With a Florida divorce, often comes obligations for alimony, also known as spousal support, by one of the parties to the other party. Usually the financially stronger spouse will be paying the spouse with less financial wherewithal.

As reported by Forbes, it is not unusual for the obligated party to fail to pay the other party. This could be due to job loss or developing financial problems, or simply out of spite. Delinquent alimony

Many ex-spouses fail to abide by the financial requirements in their divorce settlements and court orders. This is often the case when it comes to alimony. If the non-payer has a retirement pension through an employer, the other spouse may be able to utilize the laws concerning Qualified Domestic Relations Orders to ensure a later piece of that pension. However, many people do not enjoy employer provided pensions anymore. If a spouse has no discernable income to garnish, how does the other ex-spouse protect his or her financial rights to payment?

Social Security garnishment for delinquent alimony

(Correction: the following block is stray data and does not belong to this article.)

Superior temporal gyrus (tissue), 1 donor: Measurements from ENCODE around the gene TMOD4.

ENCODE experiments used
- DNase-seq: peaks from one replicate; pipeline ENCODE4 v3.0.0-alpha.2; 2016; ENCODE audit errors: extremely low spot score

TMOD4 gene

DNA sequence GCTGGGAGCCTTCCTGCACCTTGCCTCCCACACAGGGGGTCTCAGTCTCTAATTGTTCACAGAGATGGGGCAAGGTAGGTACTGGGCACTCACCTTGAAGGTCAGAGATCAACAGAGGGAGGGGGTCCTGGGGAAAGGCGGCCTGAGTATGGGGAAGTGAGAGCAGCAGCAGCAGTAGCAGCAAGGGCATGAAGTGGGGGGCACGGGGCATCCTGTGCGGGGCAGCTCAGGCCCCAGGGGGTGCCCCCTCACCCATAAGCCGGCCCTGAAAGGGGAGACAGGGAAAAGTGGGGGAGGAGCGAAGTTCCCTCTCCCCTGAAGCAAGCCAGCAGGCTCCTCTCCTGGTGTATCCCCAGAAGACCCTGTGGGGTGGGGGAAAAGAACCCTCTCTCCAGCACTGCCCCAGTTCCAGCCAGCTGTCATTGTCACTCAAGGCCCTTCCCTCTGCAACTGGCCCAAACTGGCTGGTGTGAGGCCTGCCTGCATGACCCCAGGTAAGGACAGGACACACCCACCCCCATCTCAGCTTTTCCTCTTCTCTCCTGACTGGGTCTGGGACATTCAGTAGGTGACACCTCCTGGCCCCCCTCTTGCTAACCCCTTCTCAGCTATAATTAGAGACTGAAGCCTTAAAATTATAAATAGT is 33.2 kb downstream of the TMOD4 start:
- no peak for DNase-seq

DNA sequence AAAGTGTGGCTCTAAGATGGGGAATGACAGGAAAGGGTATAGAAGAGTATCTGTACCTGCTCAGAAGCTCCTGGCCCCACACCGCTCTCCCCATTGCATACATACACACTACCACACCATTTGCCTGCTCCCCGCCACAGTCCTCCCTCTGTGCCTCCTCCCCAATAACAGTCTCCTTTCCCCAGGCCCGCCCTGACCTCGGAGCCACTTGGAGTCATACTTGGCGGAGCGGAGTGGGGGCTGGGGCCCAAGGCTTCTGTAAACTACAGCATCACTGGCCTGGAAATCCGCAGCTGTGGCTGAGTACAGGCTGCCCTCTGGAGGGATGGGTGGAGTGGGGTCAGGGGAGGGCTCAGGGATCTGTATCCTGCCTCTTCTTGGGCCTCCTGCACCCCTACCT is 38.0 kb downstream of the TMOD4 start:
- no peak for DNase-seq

What many non-payers or defaulting spouses may not realize is that a court that ordered alimony can also order garnishment of Social Security payments. The garnishment applies to retirement or disability benefits, for purposes of paying outstanding alimony debt to the ex-spouse. This can involve current or future Social Security benefits.

The general rule that Social Security benefits are off limits to commercial creditors, even those with court judgments, does not apply in a few distinct situations. Alimony is one of those exceptions. Child support is also an exception to the no-garnishment-rule on Social Security benefits, as are federal debts, such as federal taxes and federally backed school loans.

If the spouse that owes alimony wishes to appeal the garnishment, he or she must do so through the state court that ordered the valid garnishment. The Social Security Administration does not hear such appeals.